By way of background, the case considered whether a federally regulated employee could be terminated “without cause”. Under the Canada Labour Code, when an employee believes she is “unjustly dismissed”, she may submit a complaint that can be adjudicated by a federally-appointed arbitrator. The arbitrator’s decision may be reviewed by the Federal Court at a later date. Since the 1970s, the vast majority of labour adjudicators have taken the position that a non-unionized federally regulated employee cannot be terminated “without cause” (the “Adams Approach”). But a notable minority (the percentage of which was disputed by the various judges on the Supreme Court) have taken the position that such an employee may be dismissed without cause, so long as reasonable notice (or pay in lieu of notice) is given to the employee. This minority view (the “Wakeling Approach”) is a reflection of longstanding common law principles of employment law.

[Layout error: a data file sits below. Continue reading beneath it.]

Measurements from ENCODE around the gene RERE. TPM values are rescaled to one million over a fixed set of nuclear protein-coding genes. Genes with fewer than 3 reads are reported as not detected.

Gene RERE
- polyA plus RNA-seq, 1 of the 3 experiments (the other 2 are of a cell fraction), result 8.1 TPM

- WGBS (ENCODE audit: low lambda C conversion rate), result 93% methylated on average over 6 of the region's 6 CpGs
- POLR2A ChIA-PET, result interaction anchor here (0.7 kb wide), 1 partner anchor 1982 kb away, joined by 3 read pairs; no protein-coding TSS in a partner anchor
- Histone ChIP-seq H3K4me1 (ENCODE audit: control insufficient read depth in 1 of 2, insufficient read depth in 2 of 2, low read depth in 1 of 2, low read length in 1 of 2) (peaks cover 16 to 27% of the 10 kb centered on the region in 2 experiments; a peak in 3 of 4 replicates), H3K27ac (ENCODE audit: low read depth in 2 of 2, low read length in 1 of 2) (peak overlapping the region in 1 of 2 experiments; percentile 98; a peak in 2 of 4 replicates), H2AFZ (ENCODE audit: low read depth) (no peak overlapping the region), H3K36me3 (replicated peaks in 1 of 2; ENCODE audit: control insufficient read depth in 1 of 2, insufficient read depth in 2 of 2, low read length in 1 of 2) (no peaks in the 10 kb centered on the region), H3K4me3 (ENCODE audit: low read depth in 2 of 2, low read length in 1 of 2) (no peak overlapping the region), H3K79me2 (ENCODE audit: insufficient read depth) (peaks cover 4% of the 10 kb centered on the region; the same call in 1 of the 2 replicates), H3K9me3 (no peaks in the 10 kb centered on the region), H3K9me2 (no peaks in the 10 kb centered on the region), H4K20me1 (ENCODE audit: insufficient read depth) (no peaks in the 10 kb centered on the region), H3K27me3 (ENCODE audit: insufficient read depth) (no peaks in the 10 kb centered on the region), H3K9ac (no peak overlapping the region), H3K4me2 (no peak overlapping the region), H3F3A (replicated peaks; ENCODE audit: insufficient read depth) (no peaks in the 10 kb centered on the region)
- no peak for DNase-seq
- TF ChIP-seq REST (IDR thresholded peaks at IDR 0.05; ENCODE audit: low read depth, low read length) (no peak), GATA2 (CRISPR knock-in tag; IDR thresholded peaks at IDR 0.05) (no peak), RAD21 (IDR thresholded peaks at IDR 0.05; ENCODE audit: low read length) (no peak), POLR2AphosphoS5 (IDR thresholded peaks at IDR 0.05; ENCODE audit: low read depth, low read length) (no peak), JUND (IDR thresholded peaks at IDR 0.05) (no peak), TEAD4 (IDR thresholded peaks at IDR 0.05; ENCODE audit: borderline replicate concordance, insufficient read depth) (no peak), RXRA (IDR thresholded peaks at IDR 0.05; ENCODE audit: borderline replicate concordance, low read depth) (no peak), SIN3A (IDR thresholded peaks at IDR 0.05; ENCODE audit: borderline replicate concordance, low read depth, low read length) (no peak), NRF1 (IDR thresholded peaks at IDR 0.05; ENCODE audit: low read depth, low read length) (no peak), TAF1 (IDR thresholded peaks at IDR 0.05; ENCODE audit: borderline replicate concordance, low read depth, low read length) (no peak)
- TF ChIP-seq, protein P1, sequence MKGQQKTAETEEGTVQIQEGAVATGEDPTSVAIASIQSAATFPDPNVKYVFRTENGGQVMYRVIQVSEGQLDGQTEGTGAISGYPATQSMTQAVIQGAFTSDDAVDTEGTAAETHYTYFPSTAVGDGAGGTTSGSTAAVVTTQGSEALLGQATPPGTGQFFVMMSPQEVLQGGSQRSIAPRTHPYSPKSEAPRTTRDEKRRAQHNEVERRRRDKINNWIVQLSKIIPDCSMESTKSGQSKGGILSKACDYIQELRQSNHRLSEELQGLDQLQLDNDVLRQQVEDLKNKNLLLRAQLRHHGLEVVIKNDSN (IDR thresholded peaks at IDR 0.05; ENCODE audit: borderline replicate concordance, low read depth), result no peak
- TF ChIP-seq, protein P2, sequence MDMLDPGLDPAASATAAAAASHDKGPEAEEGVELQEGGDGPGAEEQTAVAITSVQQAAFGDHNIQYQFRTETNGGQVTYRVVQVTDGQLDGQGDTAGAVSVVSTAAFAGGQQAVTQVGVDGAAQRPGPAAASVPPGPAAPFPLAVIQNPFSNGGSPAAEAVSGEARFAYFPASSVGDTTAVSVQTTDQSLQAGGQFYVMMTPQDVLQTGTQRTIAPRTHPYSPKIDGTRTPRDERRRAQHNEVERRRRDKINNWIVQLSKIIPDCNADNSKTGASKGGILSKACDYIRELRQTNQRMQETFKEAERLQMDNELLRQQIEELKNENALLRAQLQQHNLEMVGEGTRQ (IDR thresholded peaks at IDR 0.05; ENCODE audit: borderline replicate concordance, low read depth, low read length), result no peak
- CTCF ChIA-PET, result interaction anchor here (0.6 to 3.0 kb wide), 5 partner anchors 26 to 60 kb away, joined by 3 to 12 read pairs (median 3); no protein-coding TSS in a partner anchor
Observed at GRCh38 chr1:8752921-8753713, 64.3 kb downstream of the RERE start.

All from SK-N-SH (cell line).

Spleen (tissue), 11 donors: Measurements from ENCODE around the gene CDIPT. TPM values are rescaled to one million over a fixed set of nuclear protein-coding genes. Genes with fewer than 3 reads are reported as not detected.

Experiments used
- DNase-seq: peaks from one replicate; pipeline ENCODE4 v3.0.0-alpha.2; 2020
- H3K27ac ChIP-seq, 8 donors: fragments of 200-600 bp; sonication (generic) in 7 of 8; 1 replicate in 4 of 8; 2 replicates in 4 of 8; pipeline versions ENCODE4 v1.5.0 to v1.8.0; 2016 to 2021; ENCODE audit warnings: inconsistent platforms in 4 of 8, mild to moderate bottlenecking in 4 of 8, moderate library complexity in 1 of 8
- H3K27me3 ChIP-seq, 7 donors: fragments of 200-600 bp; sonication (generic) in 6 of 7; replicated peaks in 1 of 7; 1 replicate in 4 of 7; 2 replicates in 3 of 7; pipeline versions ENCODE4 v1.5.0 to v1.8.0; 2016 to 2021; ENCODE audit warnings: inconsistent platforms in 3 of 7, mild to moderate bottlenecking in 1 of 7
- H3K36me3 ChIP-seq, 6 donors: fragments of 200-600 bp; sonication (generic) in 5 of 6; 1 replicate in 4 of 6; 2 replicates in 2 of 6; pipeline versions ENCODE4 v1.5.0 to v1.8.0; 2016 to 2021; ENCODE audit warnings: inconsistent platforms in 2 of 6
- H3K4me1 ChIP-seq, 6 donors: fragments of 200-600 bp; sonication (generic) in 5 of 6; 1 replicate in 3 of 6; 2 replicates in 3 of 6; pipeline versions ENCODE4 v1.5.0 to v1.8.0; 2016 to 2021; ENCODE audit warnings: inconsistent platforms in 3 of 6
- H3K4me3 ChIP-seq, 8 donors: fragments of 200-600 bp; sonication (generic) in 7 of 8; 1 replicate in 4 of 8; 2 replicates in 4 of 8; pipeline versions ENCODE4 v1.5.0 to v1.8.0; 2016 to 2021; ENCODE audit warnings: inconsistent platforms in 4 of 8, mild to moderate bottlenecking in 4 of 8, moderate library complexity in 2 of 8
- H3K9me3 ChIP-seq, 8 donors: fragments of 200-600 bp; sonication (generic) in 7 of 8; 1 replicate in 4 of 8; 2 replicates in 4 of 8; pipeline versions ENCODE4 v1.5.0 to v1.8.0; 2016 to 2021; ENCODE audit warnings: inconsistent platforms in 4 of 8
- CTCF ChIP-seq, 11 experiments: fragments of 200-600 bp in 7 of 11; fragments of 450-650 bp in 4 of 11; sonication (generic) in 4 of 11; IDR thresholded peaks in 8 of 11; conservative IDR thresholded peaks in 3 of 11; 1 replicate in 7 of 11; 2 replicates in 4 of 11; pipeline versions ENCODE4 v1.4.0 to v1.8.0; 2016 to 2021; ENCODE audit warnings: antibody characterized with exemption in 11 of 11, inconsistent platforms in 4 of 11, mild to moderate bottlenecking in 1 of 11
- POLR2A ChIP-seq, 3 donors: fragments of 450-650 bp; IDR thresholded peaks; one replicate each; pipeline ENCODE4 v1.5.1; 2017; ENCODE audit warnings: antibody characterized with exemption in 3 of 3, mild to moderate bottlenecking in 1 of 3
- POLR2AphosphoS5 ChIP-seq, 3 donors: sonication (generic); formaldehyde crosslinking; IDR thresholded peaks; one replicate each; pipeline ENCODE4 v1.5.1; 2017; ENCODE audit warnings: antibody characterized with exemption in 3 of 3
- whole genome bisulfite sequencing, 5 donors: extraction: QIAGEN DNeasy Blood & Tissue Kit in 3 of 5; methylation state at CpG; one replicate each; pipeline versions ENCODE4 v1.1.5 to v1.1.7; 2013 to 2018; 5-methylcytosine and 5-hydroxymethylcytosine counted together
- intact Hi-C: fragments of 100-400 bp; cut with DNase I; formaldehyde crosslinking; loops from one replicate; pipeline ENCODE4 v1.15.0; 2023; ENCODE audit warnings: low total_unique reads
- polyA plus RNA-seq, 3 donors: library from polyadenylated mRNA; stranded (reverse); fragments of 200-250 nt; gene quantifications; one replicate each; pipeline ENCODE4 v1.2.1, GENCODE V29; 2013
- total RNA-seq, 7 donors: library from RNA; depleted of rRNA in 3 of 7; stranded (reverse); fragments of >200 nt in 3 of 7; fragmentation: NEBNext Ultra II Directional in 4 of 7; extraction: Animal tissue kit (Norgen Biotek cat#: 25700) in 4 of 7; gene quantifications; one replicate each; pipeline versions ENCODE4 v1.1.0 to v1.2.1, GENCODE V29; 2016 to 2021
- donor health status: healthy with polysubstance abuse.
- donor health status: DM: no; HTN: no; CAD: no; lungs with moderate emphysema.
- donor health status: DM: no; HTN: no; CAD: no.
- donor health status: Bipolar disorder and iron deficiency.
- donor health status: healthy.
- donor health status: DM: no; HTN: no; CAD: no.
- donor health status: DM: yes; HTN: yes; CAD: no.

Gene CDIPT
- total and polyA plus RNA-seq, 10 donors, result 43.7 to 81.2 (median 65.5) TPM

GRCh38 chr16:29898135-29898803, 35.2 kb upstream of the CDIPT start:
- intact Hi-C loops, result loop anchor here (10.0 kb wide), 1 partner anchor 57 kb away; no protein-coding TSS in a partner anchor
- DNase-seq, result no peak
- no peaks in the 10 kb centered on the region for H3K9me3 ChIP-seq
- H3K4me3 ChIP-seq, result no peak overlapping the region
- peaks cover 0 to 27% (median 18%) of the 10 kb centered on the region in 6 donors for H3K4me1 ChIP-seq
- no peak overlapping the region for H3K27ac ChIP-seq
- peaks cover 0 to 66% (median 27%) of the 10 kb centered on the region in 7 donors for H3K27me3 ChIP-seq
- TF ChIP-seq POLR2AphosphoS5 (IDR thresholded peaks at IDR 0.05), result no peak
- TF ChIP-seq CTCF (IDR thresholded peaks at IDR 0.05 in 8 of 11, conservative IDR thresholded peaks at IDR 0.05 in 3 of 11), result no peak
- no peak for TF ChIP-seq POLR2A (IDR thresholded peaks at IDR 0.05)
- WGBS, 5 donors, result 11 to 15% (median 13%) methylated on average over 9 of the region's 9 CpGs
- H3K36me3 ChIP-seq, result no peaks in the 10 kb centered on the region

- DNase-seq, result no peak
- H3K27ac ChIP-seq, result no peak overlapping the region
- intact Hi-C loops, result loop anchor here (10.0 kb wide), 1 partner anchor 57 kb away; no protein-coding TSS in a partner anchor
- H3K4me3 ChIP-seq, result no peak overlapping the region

In this case, the adjudicator followed the Adams Approach, though that decision was overturned by the Federal Court and Federal Court of Appeal.


Deference in Administrative Law

The rule of law mandates that everyone who has been affected by a decision of a government actor has the right to seek judicial review of that decision in Court. This ensures that the government actor actually had the authority to make their decision. To cite the quintessential example of this principle, Maurice Duplessis had no right to refuse to renew Frank Roncarelli’s liquor license because he was a Jehovah’s Witness. Mr. Roncarelli thus had Mr. Duplessis’s decision overturned. The need to uphold the rule of law means that the right to judicial review is guaranteed even if a statute purports to immunize an administrative decision from judicial review.